Has the music industry ever driven a wedge between you guys or has it brought you closer?

Yeah. Like in really stupid ways. I'm a control freak so then if somebody wants to help Lindsey out and I disagree with it then I'll be really upset, then she'll be really upset that I'm being upset and it's really none of my business. But then ultimately...I wasn't right. To rewind on your question, not really. It's funny like, little tiny things, not really a wedge between us but we're both in the industry and then something annoying happens and it affects us both and then we bicker. She wants to do something and I want to do that...so not a lovers quarrel but like...business partners quarrels.


We know you love reissuing obscure vinyls on your label and you're a fan of collecting them yourself so - we brought a present for you. Japanese synth. From the 70s. What do you think?

(excited) Is this something that you really like? 

Yeah! You'd love it.

I don't know what it is. This is awesome, I'm very excited. Damn, but it's reissued, they got the jump on me. (laughs). Well, maybe I'll listen to it and then we could do it. I've had a hard time getting rights to Japanese music. 

We know.

Yes. But you know, some people seem to pull it off. (gets distracted) Thank you very much! I think it depends on who owns the rights to it. When I reach out to the artist directly but the labels are hesitant, because they have their own business plans and they have a greater understanding of how it works than I do, so maybe I would mess up their royalties. 


You tweeted back in 2017, "Every interview makes me sound bad, that's because I am bad." You've actually brought up in interviews a couple of times that people think you're a dick, or that you're trying to make sure people don't see you as one. You don't seem like one though! Why do you think people would think you're a jerk?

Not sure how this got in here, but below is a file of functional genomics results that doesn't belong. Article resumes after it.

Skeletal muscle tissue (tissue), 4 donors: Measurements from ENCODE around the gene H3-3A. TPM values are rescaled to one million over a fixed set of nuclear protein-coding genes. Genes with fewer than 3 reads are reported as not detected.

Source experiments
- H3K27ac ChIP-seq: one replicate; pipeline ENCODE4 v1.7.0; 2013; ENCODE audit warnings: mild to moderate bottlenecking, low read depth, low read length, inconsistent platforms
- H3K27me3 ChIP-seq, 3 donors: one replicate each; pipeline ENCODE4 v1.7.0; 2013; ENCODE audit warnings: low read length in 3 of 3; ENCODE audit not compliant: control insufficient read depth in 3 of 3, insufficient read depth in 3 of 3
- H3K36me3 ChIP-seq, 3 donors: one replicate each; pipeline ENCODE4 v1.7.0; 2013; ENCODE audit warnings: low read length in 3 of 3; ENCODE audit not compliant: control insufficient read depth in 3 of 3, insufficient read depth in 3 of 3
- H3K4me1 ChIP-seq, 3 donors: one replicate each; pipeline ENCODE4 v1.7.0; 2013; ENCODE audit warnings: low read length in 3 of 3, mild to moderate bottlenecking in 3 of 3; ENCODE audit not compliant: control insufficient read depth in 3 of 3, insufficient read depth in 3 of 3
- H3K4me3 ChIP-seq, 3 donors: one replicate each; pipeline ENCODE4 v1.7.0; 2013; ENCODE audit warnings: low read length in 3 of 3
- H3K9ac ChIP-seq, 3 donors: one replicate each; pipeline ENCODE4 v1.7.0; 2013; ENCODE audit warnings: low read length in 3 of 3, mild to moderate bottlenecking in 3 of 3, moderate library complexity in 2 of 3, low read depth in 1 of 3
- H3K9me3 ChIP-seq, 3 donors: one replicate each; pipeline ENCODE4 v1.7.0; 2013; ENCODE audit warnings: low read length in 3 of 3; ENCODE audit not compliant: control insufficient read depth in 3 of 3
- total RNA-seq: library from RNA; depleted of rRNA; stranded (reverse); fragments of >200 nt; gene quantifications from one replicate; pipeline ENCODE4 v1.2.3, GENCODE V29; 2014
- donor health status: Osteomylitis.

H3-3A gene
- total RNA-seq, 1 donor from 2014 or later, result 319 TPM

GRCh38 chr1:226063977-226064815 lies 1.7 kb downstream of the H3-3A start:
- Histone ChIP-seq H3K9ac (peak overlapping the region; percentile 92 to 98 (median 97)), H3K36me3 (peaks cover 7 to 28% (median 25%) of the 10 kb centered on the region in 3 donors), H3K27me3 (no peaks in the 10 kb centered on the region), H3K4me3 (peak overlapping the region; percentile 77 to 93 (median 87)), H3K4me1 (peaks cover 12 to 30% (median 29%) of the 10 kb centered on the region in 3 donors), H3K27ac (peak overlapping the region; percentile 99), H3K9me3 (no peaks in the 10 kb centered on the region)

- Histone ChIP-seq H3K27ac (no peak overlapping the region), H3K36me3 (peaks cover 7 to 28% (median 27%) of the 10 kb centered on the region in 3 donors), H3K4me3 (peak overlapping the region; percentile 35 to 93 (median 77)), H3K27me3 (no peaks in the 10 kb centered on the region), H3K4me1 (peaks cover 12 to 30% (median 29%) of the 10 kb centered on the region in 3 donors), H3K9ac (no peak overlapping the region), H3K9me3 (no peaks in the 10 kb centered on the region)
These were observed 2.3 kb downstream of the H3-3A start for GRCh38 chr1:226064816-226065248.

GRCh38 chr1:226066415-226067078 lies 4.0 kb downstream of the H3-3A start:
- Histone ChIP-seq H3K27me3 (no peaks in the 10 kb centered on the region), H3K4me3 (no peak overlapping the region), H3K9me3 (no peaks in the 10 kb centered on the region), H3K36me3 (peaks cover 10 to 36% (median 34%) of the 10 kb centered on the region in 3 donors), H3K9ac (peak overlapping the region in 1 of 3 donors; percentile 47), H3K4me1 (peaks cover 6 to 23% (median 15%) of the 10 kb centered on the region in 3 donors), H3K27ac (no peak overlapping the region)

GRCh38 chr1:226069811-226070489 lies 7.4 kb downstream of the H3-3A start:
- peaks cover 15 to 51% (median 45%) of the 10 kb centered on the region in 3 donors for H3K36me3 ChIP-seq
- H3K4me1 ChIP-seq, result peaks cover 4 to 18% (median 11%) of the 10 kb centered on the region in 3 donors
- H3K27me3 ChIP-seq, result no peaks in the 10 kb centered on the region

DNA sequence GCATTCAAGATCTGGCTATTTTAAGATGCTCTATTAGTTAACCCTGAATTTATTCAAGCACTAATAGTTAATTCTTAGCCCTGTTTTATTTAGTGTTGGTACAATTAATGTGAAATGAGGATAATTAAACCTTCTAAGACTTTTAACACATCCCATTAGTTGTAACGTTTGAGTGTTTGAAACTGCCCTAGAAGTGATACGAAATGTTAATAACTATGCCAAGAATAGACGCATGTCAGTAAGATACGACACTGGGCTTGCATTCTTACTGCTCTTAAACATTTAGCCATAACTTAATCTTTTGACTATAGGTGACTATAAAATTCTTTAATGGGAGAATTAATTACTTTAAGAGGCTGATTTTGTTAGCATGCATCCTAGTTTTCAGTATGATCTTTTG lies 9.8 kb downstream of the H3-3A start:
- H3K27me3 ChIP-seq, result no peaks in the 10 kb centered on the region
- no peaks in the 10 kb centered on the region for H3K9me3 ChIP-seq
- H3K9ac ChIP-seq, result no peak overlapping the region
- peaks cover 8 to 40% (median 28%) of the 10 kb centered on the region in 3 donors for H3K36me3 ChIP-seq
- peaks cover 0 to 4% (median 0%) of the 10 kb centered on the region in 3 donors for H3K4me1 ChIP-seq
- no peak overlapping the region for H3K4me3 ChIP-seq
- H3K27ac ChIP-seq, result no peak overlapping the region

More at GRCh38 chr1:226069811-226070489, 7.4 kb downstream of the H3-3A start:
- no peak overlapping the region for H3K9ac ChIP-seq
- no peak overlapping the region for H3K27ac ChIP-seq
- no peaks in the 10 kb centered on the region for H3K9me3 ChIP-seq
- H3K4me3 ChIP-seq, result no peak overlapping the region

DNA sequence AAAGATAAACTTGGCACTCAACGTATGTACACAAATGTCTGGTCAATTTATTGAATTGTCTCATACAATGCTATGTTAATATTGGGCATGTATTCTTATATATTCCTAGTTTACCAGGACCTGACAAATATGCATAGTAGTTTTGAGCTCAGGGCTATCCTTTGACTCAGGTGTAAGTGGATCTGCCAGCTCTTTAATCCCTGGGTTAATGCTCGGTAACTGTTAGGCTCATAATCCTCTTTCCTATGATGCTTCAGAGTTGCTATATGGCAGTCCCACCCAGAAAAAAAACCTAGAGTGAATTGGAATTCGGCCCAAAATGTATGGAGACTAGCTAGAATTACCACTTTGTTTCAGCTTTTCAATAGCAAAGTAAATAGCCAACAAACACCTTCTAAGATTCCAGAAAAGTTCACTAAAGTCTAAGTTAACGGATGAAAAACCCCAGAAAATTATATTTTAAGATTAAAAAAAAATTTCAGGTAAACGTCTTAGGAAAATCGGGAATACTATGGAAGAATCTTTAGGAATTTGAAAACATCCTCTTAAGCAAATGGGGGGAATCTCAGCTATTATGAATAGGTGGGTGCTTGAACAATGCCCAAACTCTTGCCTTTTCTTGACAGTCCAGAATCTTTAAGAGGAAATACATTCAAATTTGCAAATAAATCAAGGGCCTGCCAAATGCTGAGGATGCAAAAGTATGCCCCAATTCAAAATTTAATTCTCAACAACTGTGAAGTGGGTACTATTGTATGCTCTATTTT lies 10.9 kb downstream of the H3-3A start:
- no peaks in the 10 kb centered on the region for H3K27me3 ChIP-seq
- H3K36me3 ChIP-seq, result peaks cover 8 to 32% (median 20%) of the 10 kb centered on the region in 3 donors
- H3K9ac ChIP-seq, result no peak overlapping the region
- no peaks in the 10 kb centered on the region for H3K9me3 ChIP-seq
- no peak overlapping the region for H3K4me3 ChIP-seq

You know...I'm just really sensitive. 100 people may say, "you're so nice" and, "I love you" but then somebody will say something, and again on the internet, you can't tell if you're joking or not, but it really hurts my feelings.  I google myself all the time and somebody said on 4chan, "yeah I met George Clanton, he was a total dick though because not a whole lot of people came to his show and he was pissed off about it." So then I'm like searching my memory, and I can't think of what show that could have been, or when I could have been a dick to someone. 

And then another time some other people have said that I was a homophobe because I took their photo and reposted it to my instagram and I didnt know where the photo came from since I posted it two months later. So I didn't credit the person and they saw it and then called me a homophobe and said I was so mean to them at the show. Then I remembered it because I looked at their pictures and knew who they were and it was because I was charging 25 dollars for my record and they only had 20 dollars and I said, "you gotta go get 5 dollars, man," and they said, "come on bro, just let me have this for 20 dollars" and then asked if I would sign it after all that. So I gave it to them for 20 dollars, it was actually supposed to be 30 dollars and I was already charging 25, and then I signed it, and then I thought I was being cute so I wrote, "you owe me 5 bucks - George Clanton" and then they acted like I was being a dick about that. 

Some people can think that's being a dick about that and some people can think that's really charming. You never know who you're running into and people are so strange. I'm learning more as I get older that I'm the strange one too in a lot of instances. So, some people...see now again it seems like I'm a guy who thinks everyone wants to talk to, but I'm just saying that, a lot of people do want to talk to me, and that's fine, I do want to talk to a lot of people, especially those who come to my show, but some people you can never please them. And they'll always be upset. And then when they say something i get upset really easily and I take it to heart.